Thursday, December 4, 2014

Medication Management

“Medication Management” is a simple phrase that refers to an often complicated family caregiver task. It may mean ordering and picking up prescriptions, setting up a pill box, reminding a family member to take their pills or even giving injections. The task variables usually are defined in terms of the complexity of the task itself – not taking into consideration if the care recipient is able and willing to cooperate. Caregivers for those with dementia know how big a difference in cooperation can make. A recent article written by a caregiver noted, “Medicine time with my dad has become one of the greatest difficulties, often taking an hour or more as we cajole, distract and sweet-talk him into swallowing pills or liquid medications. He doesn’t understand why he should do so.” When an otherwise straightforward task turns into an emotional battle of wills, it means more stress for already stressed caregivers. This is an important finding in a recent study. The study found that 61% of family caregivers caring for somebody with both cognitive or behavioral condition as well as chronic physical condition felt stressed “sometimes to always”. Nearly half reported feeling depressed within two weeks of completing the survey. This rate is significantly higher than the rate reported by family caregivers caring for someone with a chronic physical illness but no cognitive or behavioral condition. A majority of the dually challenged caregivers were women between the ages of 50 and 79 and about half lived with the person needing care. Most had provided care for several years. While it is well recognized that people with cognitive or behavioral conditions may act in ways that make them hard to care for, the report found they also are less healthy than care recipients without these conditions. Nearly 90% of such people also had higher rates of chronic medical diagnoses, such as stroke or hypertension, arthritis or osteoporosis, heart disease and diabetes. These conditions are commonly treated with many medications that require frequent monitoring and different forms of administration. Most (84%) family caregivers for people with both kinds of conditions assisted with the medication management, along with providing personal care and managing household tasks. They were two and a half times as likely as other caregivers to say it was hard because their family member did not cooperate. As a result, they found medication management time consuming. When asked what would make the task easier, almost one-third said, “more cooperation from their family member.” Strikingly, two-thirds of these caregivers reported they had little or no training, learning how to administer at least some of the medications on their own. Family caregivers need a lot of help. Family caregivers need training and support that help them understand the sources of someone’s resistance to care and provides effective ways to respond. Making sure your loved one takes their medications and cooperates should be a routine part of loving care, not a constant source of conflict.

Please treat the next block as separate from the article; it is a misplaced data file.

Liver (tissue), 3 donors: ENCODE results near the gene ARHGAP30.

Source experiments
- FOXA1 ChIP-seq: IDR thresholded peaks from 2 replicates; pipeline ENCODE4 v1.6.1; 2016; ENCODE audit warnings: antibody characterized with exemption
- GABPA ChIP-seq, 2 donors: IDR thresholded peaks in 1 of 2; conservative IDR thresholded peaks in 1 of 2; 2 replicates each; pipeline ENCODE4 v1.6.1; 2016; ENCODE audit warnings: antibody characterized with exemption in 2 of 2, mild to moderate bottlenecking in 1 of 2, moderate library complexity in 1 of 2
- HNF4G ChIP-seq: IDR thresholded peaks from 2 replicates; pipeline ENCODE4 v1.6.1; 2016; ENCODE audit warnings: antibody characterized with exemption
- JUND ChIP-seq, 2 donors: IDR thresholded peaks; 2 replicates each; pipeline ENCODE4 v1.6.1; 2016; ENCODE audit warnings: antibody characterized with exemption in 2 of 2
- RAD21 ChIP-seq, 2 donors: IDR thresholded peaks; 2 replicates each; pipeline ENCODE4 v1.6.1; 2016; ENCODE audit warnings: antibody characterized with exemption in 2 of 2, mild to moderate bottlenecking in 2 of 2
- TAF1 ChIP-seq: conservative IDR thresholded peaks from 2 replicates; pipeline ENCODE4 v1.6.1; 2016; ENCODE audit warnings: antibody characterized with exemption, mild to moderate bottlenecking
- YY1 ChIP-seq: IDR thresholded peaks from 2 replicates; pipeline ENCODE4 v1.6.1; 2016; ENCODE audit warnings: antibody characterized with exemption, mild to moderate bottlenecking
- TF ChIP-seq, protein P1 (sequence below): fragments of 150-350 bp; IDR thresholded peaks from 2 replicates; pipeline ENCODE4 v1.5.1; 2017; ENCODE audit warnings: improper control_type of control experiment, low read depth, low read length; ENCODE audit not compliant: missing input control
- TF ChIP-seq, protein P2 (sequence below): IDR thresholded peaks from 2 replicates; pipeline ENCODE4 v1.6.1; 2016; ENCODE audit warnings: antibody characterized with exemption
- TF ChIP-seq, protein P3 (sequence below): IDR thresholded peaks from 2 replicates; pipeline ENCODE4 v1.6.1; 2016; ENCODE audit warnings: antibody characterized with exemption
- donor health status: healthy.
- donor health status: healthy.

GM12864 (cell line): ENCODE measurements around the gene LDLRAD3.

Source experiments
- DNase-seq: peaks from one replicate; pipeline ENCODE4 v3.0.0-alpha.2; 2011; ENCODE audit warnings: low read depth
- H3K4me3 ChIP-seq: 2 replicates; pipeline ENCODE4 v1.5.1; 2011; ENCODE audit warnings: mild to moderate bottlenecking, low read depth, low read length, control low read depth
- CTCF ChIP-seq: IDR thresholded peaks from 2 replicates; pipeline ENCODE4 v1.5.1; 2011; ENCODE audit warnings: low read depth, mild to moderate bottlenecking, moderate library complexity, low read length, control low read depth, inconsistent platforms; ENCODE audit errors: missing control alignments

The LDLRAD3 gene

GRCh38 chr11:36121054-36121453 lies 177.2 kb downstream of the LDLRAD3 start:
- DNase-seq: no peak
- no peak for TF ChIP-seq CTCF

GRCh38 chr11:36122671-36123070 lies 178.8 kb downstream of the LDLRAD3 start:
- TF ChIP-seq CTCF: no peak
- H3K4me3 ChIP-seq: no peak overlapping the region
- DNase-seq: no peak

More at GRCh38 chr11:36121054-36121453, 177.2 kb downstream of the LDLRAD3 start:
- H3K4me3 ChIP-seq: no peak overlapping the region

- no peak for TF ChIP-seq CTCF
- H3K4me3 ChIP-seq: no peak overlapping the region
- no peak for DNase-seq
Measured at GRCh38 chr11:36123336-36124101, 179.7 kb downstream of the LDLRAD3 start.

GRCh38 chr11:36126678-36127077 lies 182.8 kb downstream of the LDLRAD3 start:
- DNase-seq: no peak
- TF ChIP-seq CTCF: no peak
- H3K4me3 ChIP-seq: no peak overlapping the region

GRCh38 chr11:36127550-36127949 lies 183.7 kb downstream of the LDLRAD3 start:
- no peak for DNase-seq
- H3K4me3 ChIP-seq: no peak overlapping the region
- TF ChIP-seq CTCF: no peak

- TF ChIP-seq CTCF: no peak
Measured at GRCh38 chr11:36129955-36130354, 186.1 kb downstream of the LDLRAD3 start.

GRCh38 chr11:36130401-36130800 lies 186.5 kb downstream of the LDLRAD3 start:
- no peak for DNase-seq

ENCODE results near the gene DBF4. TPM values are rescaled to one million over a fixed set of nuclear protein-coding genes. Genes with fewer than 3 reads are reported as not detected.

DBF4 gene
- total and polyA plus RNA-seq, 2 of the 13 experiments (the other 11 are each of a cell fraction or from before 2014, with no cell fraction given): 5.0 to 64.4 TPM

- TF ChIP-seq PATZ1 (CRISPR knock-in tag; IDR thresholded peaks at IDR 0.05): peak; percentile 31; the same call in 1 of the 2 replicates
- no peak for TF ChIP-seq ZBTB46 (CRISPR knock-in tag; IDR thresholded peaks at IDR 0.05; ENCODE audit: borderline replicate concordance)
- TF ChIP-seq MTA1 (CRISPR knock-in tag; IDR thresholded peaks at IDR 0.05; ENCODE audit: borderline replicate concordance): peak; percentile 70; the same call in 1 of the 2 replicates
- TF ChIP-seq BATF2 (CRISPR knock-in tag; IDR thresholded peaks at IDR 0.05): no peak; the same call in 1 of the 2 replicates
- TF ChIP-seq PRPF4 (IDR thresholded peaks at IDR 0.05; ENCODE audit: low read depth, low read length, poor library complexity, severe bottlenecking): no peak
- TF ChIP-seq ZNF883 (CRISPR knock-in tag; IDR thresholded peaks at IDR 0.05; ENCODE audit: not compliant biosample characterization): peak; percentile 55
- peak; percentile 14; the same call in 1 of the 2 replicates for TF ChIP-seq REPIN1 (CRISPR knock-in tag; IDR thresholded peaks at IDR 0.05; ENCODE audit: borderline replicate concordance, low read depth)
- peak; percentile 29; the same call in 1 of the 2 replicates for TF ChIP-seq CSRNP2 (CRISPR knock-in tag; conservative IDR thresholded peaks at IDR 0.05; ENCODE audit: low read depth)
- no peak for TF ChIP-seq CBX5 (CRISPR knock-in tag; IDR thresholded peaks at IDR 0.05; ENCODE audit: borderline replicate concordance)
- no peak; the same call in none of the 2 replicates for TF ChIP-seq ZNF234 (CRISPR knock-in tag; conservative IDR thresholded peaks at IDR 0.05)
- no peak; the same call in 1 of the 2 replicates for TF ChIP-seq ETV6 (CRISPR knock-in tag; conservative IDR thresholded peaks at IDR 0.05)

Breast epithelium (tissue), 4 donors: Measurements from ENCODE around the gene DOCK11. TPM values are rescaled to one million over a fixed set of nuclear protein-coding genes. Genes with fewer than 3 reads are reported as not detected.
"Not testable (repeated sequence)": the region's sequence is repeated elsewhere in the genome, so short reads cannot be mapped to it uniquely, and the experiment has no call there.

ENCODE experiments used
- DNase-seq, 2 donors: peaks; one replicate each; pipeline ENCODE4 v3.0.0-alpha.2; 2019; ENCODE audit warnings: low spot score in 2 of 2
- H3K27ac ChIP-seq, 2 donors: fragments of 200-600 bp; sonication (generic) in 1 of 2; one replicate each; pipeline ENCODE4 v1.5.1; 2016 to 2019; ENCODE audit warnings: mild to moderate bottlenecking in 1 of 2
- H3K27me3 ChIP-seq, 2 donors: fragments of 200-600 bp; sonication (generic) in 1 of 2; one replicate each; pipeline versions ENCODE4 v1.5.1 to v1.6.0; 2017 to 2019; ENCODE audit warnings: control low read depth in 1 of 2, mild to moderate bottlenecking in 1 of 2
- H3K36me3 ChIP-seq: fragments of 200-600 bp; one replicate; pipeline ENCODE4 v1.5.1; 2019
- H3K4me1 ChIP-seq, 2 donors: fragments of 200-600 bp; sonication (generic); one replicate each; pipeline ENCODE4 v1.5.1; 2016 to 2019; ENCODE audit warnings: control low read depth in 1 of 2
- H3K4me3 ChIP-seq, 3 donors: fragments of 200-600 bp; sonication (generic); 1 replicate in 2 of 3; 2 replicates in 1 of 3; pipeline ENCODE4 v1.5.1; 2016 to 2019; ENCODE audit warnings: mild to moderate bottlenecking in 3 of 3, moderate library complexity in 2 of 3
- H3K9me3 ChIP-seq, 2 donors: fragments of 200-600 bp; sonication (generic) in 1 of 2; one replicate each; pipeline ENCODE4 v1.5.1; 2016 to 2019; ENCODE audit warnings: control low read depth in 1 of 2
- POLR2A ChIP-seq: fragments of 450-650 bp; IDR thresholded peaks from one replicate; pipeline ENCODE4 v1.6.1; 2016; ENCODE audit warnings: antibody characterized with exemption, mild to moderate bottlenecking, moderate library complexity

Tuesday, December 2, 2014

Holiday Stress